ACRE Briefing: Summary of the Localism Bill

This briefing covers a number of proposals relevant to rural community action in the Localism Bill, published in December 2010. The Bill includes a wide range of measures that aim to give more power to local authorities but also more power to individual communities to determine how development takes place in their locality. Progress with the Bill can be followed at http://services.parliament.uk/bills/2010-11/localism.html The Localism Act was granted Royal Assent on November 16th 2011. It retains most of the proposed measures of the Localism Bill.

ACRE Briefing: commentary Neighbourhood Plans

The Localism Act's proposals on neighbourhood planning will provide a statutory framework through which Community Led Plans can achieve their aspirations. However, in trying to devise legislation that helps communities to do this, the Localism Act has struggled to provide simple and affordable mechanisms for delivery. this commentary discusses some of the issues.

ACRE Briefing: Assets of Community Value

The Right to Buy, Assets of Community Value proposal simply allows a community, group or individual to ‘list’ a site which they consider to be delivering a valuable service or public facility. The government consultion on the right to buy proposals ended on 3rd May 2011. The ACRE response is on our consultations page.

ACRE Briefing: Community Right to Build Orders

Under the Localism Act provisions, a Community Right to Build Order allows a local community group to bring forward a small development for one or more purposes, including new homes, businesses and community facilities, but it must be small scale in comparison to the size of settlement.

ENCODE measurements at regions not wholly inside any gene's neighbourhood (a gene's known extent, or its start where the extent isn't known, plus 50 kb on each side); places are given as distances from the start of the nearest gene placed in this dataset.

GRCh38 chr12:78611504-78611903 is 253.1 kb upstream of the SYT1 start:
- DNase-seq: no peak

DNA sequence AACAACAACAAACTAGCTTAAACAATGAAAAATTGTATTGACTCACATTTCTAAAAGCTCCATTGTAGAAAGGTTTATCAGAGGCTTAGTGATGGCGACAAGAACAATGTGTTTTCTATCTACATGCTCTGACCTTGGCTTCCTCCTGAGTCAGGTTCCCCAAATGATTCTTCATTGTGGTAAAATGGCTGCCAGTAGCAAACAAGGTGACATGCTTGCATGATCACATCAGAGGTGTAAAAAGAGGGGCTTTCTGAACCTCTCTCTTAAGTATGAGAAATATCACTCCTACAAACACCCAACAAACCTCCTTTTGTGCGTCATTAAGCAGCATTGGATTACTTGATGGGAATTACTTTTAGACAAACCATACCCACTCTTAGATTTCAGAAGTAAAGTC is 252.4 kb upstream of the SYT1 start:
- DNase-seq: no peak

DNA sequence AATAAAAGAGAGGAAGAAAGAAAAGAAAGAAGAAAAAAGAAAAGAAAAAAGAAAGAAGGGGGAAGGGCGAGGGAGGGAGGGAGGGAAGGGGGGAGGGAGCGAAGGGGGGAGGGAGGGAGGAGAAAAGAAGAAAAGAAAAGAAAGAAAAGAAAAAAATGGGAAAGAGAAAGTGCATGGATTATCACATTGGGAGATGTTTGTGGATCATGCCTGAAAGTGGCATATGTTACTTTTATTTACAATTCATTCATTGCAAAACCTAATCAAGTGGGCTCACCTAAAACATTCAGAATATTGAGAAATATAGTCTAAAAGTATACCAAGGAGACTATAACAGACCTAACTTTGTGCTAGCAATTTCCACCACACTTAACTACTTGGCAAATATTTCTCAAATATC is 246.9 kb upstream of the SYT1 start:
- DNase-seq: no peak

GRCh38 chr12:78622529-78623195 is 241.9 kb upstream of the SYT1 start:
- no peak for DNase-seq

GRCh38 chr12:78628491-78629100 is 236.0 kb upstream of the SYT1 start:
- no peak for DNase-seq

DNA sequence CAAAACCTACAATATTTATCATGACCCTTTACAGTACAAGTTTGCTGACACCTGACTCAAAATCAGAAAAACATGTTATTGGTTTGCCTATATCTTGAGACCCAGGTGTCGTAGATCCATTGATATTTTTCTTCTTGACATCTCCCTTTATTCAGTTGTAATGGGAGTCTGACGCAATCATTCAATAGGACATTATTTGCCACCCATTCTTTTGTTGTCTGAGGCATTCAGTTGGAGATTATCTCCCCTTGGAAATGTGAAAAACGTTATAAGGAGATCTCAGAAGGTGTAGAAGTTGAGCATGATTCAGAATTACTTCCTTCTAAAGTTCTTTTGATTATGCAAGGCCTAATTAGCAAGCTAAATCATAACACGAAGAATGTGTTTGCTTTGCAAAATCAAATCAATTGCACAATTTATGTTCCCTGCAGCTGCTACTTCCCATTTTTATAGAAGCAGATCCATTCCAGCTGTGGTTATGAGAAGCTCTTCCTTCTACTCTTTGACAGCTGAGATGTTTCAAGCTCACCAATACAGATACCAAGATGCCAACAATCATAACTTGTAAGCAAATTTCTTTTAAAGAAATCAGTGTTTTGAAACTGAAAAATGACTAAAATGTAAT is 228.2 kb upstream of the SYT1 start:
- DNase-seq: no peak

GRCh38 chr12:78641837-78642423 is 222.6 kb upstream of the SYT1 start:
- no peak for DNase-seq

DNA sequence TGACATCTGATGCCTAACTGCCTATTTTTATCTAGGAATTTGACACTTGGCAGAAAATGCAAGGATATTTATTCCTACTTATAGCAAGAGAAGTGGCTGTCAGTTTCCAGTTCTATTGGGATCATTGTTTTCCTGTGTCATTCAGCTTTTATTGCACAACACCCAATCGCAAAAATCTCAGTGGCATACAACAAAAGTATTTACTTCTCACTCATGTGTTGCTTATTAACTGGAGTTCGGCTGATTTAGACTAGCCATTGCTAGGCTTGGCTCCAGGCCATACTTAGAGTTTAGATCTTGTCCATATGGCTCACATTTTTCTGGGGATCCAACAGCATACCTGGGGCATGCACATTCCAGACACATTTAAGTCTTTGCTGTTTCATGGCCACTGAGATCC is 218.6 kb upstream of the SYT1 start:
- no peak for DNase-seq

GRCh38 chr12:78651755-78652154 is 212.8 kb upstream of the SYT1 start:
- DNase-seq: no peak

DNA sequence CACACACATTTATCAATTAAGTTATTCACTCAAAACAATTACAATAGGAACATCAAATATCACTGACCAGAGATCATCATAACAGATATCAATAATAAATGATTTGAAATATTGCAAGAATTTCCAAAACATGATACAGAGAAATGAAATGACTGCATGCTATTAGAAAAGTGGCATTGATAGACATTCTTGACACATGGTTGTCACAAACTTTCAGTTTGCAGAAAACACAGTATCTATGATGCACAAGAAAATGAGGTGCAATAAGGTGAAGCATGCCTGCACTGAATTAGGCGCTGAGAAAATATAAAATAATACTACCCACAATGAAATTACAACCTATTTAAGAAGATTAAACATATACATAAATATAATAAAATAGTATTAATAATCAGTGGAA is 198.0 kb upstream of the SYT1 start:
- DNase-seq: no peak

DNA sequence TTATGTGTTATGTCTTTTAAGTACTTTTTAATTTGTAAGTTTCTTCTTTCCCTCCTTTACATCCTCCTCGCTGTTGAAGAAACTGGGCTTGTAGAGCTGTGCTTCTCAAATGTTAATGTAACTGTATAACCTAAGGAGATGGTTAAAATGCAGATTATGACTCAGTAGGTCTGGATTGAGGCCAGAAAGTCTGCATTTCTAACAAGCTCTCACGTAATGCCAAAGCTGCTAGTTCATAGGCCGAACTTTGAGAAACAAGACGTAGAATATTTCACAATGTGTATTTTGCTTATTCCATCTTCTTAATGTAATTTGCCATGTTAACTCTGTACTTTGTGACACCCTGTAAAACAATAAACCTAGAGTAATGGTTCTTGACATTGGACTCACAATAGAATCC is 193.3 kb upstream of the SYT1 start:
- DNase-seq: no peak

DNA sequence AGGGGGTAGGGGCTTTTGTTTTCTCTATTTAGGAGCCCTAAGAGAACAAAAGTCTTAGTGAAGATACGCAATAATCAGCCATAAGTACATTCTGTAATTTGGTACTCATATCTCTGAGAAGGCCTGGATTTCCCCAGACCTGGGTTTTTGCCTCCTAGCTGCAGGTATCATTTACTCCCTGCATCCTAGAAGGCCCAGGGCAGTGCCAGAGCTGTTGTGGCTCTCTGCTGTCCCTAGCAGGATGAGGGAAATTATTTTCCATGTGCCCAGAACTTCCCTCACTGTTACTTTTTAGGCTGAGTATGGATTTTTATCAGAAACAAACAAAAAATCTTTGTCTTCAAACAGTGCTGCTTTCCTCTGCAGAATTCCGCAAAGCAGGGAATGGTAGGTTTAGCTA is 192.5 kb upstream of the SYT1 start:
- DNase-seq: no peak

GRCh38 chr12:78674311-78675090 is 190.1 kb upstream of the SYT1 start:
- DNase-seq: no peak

Localism Act

More information on the Localism Act, including a plain English guide and the impact assessments can be found on the Department for Communities and Local Government website.

The bill and explanatory notes to the relevant sections can be found on the Parliament website.

Community Rights Consultations

The Localism Act includes new rights for local communities, including the Community Right to Buy and the Community Right to Challenge.

Community Right to Buy - Under the Community Right to Buy important local amenities and buildings - such as old town halls, community halls or the last village shop or pub can be nominated for listing by the local authority as assets of community value. If listed assets come up for sale, communities will have extra time to prepare a bid to take them over, making it easier to keep much-loved assets in public use and part of local life. ACRE's response is on our consulations page.

Community Right to Challenge - Under the Community Right to Challenge voluntary and community groups, parish councils and local authority staff will be able to challenge to take over the running of local public services.

These consultations closed on 3 May 2011

For more information visit the Department for Communities and Local Government Website